It was a gorgeous, summer day in early October when John and I visited the New Museum of Contemporary Art on the Bowery to see a retrospective of the work of Chris Burden. The show was called Chris Burden: Extreme Measures and I must admit that we were expecting the controversial performance artist of the 1970s who shot himself, crawled through glass and had himself crucified on a Volkswagen bug.
But when we approached the museum we were greeted by new, very different artworks; Twin Quasi Legal Skyscrapers (2013) atop the museum and Ghost Ship (2005) on the facade. The later sailed unmanned using computerized navigation from Fair Ilse to Newcastle on Tyne.
John and I enjoyed The Big Wheel (1979) in which a 3 ton flywheel is revved into action by a motorcycle ridden by a staff-member. Once it's spinning the wheel will keep moving for the next 2 1/2 hours apparently.
Mr Burden's work seems very imbued with his interest and training in engineering and exudes his wonderful sense of humour.
John particularly liked Burden's reproductions of L.A.P.D. uniforms and weaponry for imaginary 7 foot officers.
I got to be the "human scale" element although I admit that I'm a short version of the human scale.
Beehive Bunker (2006) is the artist's vision of a bullet-shaped inexpensive defensive structure to house three soldiers within a simple structure made of bags of concrete which would be wet down with a hose to become the solid bunker.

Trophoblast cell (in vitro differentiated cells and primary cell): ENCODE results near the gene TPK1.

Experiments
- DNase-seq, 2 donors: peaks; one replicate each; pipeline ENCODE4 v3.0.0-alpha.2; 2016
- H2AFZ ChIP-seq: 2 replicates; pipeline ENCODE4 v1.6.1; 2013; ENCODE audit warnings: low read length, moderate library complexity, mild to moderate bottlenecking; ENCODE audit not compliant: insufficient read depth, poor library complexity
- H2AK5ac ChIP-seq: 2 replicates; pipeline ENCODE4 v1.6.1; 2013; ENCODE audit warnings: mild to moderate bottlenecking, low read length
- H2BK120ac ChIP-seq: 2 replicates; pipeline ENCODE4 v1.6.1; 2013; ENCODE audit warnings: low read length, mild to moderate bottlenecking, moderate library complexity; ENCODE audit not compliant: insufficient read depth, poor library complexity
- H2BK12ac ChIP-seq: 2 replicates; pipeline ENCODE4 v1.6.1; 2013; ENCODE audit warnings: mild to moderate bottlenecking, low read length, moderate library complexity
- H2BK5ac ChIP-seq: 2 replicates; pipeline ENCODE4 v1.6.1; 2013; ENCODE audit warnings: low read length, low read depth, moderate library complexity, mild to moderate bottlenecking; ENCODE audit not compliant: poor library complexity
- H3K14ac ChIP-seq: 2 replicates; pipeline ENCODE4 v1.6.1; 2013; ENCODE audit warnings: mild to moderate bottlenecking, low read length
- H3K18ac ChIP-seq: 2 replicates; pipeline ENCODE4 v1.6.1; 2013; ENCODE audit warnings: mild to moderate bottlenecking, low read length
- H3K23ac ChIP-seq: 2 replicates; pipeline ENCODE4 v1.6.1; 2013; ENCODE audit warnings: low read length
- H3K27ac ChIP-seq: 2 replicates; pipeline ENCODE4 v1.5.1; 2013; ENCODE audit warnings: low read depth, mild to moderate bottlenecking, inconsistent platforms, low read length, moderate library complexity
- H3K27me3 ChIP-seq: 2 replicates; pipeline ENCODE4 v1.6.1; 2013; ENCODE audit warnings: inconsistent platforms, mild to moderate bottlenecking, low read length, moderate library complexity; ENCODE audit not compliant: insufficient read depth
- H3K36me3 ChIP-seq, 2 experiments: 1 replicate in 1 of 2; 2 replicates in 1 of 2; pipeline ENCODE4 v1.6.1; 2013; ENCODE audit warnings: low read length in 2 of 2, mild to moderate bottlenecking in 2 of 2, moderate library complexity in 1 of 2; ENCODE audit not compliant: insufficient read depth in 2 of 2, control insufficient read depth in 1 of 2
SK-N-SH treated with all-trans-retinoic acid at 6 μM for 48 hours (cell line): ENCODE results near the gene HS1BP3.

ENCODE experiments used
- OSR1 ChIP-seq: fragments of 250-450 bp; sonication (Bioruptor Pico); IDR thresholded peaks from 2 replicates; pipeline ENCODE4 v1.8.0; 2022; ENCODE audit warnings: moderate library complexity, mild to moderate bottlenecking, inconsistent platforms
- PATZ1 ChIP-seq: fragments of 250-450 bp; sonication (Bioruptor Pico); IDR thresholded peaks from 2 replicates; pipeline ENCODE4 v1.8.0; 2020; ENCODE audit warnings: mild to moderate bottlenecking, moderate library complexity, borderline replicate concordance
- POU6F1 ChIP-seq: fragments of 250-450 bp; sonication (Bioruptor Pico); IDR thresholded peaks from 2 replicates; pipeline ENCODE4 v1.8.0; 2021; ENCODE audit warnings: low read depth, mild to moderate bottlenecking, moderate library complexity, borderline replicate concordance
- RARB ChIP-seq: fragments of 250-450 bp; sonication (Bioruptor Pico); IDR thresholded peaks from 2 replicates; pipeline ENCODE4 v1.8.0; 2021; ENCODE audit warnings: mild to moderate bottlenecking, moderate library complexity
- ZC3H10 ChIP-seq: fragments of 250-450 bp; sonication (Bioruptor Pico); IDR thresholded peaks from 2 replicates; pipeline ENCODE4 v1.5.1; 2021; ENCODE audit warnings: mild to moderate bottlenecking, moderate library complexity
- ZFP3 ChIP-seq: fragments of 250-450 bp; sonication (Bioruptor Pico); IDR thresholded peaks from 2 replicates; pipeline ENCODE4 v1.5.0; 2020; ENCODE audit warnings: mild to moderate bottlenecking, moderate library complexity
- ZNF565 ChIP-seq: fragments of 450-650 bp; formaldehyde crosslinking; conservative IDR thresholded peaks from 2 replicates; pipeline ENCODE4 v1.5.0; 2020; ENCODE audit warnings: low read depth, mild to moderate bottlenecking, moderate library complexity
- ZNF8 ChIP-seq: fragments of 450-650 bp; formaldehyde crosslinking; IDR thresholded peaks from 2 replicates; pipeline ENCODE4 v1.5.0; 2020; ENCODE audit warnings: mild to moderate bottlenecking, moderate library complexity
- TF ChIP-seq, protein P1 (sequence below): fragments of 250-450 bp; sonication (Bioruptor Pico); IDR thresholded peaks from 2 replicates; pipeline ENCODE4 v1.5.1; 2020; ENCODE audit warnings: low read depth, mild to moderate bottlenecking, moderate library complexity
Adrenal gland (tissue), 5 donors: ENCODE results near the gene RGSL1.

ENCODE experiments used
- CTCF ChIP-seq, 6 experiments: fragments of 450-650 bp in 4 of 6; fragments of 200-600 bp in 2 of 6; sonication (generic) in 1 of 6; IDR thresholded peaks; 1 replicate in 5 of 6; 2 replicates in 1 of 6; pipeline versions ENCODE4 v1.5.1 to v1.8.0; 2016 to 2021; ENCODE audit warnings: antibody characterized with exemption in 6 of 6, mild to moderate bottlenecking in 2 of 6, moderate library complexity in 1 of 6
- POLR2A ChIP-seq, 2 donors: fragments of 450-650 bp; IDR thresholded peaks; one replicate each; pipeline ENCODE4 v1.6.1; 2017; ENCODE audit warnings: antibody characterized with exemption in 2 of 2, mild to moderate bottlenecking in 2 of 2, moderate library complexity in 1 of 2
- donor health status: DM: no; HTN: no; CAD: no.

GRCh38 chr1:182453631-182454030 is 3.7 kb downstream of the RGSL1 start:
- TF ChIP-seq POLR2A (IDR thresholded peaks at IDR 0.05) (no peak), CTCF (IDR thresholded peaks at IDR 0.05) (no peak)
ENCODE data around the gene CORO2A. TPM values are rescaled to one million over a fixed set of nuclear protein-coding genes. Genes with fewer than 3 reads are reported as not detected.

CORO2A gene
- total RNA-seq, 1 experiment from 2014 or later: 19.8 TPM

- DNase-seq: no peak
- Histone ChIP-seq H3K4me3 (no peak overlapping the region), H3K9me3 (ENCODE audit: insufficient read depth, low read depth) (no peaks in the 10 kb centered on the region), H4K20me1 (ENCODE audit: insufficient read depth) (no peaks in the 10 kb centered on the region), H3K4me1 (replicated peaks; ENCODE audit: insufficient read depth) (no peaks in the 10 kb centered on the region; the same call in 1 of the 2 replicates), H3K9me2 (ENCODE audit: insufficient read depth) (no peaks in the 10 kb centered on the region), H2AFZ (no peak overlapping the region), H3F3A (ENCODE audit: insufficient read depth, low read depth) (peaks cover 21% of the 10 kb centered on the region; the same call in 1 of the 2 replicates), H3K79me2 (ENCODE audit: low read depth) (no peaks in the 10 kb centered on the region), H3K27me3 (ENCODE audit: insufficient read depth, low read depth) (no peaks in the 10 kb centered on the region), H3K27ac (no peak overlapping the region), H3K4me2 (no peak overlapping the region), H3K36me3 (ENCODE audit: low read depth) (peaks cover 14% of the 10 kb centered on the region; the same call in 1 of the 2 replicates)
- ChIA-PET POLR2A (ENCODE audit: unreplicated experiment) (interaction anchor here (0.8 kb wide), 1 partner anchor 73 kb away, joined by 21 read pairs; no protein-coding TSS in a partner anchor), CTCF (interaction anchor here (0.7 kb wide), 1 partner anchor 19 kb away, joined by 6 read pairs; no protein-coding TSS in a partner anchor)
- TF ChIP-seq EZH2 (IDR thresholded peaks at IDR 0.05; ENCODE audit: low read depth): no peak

I myself liked All the Submarines of the United States of America (1987). The 625 cardboard submarines are suspended in an oval school. Simple, fun and amazing to see.
Porsche with Meteorite (2013) balances a 390 lb meteorite with a 2180 lb "Poor man's" Porsche.
Three Arch Dry Stack Bridge, 1/4 scale (2013) uses an 1880s German synthetic stone block building system used by young engineers to build this model without using mortar.
Who can resist Chris Burden's suspension bridge made entirely of Meccano set pieces. The inner boy and the engineer at play.
Pair of Namur Mortars (2013) exactly reproduces functioning 17th century mortars with 18" diameter cannonballs. Terrifying weaponry!
The exhibition ends with the wildly fanciful and chilling A Tale of Two Cities (1981), which uses robot, military and soldier toys to represent warring nations. Those exotic houseplants seem to allude to recent warfare in the Middle East. The game of war.
We left the New Museum with a new appreciation and enthusiasm for the ongoing creations of Mr Burden. Roberta Smith recently published a rave review for the New York Times.
On until January 12, 2014. Go see!